And how basic survival can be the most difficult challenge of all.
Expanded from the book by Roald Dahl, Anderson's film has a renegade
attitude that keeps us on our toes but is also respectful and mindful of the
purposes of children's stories—to entertain, to teach, and to imagine.
The Hurt Locker
extended example of Hitchcock's rule of suspense (the one about the bomb under
the table), Kathryn Bigelow's story of an Army Explosive Ordnance Disposal unit
in Iraq follows Staff Sergeant William James (Jeremy Renner), a hotshot
Mark Boal's episodic screenplay gives us mission after mission of
intense, life-or-death scenarios and the less hellish moments before and after,
in which the insanity of the situation these soldiers find themselves never
Boal, who served as an embedded journalist with a similar unit, never
makes political assertions with The Hurt Locker, indeed avoiding politics
This is these men's job, difficult enough and complicated by the
awareness that a local with a cell phone, a camcorder, or even a 9-volt battery
could be an enemy, ready at a moment's notice to set off an IED.
Bigelow's pacing and staging of the disposal scenes, the personal tension
within the team, and the wider implications of the psychological state it takes
to do this work (not to mention what the job does to one's mind) are equally
It seems the only way to live through an insane situation is to be a
little crazy, even if it might significantly hurt one's chances of surviving.
Up is like seeing some wonderful bedtime story you never heard brought to
Pete Docter's fanciful tale of an old man (voice of Ed Asner) on a quest
to fulfill his deceased wife's dream is an adventure with an undercurrent of
deep loss and regret.
This tone is set up in a masterful, wordless, and heartbreaking montage
at the beginning of Carl, the man, and his wife, growing up, celebrating,
suffering, and ultimately saying goodbye, and yet the film manages to find joy
for the rest of Carl's journey to bring his house to Paradise Falls via a
collection of colorful balloons.
Still, his escapades with boy scout Russell (voice of Jordan Nagai),
talkative dog Dug (voice of Bob Peterson), and a mysterious bird dubbed Kevin
are defined by his intent to do this one last thing.
Its subject matter is surprisingly mature and serves as a human offset to
the colorful exploits, full of imaginative turns and gags.
If his encounter with disgraced explorer Charles Muntz (voice of
Christopher Plummer) comes across as a little too pat a conflict, it is still in
the same vein as the rest of the thematic content, growing up to realize your
childhood hero isn't all he's cracked up to be, and it gives Carl the
opportunity to realize that life isn't over until you decide it is.
In a year of some great animated features, this one is at the top.
Precious: Based on the Novel 'Push' by
is ferocious as Precious' tormentor, whose final scene reveals a warped humanity
that is heartbreaking and frightening. Sidibe
is a revelation, traversing Precious' psychological range and displaying the
necessary strength just beneath the surface for us to realize that whatever may
come this young woman's way she will be able to face it.
It's a small reward, but it's more than enough for her and us.
A tableau of some of the most oppressive, horrific, and painful situations in
which a person can find themselves, Precious: Based on the Novel 'Push' by
Sapphire is an honest and vivid study of Murphy's Law.
Taken individually, each new complication that adds up in young Claireece
"Precious" Jones' (newcomer Gabourney "Gabby" Sidibe) life
would be enough for some to give up, but at the start of Lee Daniel's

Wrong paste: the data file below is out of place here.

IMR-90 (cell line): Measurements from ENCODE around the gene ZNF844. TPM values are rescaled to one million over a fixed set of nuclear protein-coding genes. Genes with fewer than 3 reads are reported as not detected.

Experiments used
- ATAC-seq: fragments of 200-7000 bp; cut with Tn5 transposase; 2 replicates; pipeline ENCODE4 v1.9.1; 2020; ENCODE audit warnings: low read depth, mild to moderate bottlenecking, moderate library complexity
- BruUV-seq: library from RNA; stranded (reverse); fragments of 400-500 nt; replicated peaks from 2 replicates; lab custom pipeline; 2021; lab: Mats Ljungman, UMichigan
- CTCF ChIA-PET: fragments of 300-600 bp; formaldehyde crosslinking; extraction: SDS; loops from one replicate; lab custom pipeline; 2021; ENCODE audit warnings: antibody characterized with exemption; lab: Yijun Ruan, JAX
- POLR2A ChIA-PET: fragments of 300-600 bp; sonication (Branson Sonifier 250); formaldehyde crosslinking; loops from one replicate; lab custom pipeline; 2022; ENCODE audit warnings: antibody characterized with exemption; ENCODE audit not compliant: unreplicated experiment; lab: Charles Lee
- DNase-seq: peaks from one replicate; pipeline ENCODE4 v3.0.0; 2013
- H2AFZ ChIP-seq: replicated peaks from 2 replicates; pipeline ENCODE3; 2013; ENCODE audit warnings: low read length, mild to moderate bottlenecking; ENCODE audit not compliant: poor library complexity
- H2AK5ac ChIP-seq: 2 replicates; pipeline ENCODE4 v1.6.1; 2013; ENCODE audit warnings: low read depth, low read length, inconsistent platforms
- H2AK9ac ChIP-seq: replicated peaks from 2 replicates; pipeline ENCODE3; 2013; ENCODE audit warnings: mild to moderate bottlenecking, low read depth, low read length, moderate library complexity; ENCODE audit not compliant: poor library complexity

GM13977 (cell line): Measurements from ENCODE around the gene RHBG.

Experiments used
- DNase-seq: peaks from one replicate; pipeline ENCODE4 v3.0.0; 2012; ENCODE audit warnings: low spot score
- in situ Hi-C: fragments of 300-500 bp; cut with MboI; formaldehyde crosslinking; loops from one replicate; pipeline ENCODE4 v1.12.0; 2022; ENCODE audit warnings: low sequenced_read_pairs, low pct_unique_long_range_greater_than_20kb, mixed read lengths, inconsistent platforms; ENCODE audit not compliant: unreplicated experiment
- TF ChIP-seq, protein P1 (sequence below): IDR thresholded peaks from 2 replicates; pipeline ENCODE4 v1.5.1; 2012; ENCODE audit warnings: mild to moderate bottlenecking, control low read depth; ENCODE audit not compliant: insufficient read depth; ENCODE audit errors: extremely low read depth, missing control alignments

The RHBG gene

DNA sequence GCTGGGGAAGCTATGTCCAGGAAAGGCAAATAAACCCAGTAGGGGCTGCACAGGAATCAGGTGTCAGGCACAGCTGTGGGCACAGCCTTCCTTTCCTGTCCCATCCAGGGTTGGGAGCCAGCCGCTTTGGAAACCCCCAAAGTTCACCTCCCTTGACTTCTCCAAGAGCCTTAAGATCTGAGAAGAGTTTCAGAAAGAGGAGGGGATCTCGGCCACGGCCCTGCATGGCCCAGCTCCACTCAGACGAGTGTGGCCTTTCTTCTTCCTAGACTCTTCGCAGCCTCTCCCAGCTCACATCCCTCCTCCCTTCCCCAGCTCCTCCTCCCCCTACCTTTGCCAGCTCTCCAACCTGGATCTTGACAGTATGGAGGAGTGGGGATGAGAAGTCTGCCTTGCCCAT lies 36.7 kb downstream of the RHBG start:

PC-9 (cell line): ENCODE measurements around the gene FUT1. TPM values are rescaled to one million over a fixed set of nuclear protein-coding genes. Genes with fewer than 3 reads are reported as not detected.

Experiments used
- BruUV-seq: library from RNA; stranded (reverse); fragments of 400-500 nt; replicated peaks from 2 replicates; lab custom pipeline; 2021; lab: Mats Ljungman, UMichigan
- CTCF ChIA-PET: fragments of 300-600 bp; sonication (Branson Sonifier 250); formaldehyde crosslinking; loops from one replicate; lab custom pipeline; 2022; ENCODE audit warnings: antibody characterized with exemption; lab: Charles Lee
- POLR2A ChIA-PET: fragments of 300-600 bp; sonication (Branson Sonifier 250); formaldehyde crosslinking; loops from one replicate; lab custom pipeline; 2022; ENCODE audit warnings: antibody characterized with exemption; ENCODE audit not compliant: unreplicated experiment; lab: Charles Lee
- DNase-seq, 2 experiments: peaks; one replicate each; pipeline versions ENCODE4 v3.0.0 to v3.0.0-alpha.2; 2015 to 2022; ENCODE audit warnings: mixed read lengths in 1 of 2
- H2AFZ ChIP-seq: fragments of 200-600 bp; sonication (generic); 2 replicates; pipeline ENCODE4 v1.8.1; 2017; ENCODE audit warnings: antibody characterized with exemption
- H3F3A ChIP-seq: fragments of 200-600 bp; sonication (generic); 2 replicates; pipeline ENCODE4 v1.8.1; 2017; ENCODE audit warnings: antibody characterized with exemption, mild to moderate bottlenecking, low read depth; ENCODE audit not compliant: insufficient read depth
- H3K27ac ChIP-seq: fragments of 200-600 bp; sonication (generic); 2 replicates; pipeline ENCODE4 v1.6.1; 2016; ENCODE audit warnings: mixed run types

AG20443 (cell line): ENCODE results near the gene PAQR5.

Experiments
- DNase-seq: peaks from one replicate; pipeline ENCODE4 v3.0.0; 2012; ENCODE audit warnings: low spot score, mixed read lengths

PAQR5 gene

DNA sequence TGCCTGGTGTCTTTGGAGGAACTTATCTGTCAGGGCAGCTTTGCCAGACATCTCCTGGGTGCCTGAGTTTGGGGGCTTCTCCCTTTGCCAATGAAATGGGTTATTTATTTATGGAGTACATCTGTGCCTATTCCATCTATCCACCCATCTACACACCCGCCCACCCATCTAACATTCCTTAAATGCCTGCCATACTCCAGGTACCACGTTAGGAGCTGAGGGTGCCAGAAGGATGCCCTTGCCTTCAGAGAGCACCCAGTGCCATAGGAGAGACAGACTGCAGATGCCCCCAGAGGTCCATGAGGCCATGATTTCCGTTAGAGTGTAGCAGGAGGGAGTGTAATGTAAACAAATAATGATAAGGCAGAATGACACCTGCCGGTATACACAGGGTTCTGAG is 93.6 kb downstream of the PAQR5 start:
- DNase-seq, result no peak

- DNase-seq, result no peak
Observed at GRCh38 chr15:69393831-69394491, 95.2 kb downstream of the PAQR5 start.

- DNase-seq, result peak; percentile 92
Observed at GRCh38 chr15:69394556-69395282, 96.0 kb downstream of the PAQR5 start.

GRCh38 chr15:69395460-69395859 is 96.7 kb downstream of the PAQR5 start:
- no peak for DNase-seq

extraordinary balancing act, Precious doesn't even know she had a chance to
start. Pushed into a cloistered
life of silence and unobtainable dreams by the verbal, psychological, and sexual
abuse of her mother (Mo'Nique) and absentee father, Precious slowly discovers a
way out through her new teacher at a alternative school (Paula Patton).
As written by Geoffrey Fletcher, hers is not some trite inspirational
story. There is progress, the
glimmer of hope, and the smallest of rewards to be won here, but as the wounds
of Precious' life begin to heal, it becomes apparent that they are also
infected. She may be able to move
past them, but they will continue to cause her heartache in the future.
Directing scenarios like a virtuoso conductor, Quentin Tarantino weaves a unique
story of World War II with a skilled, meticulous attention to pacing.
Simply, it is the ultimate period revenge fantasy about a group of Jewish
soldiers, led by Lt. Aldo Raine (Brad Pitt), in Nazi-occupied France attempting
to kill as many of the enemy as possible, a young woman (Mélanie Laurent) with
a similar intent, and a plan inside a movie theater that brings both stories
together to change the written face of history.
almost plays like a series of short films, and each chapter of the film as a
whole is expertly crafted. The
opening, an almost 20-minute-long dialogue between a dairy farmer (Denis
Menochet) and the villainous "Jew Hunter" Col. Landa (Christoph Waltz,
in perhaps the performance of the year), sets the tone with its overt Western
imagery, a cinematic in-joke about preferred language, an excruciating moral
dilemma, and brilliant tempo. We
also get an extended monologue about the details of wartime cruelty, a
discussion of German cinema (and a film critic as a hero, to boot), a masterful
scene in a basement bar that plays with the tension of phony dialects and the
political implications of King Kong, and the break down and expansion of the film's fictional archetypes
and historical caricatures.
one hand, Inglourious
is about the varying degrees of the dredges of humanity in a time and place
where the shadows have free reign, but on the other, it is as much about movies.
By the final mission, the film has turned into an exhilaratingly
outlandish piece of propaganda, and no account of history could or should match
it. In his sixth film, Tarantino
has crafted a unique vision of people in wartime and given us the best film of
The Story of Anvil, The Cove, The
House of the Devil, In the Loop, Me
and Orson Welles, The Men
Who Stare at Goats, Paranormal
Copyright © 2010 by Mark Dujsik. All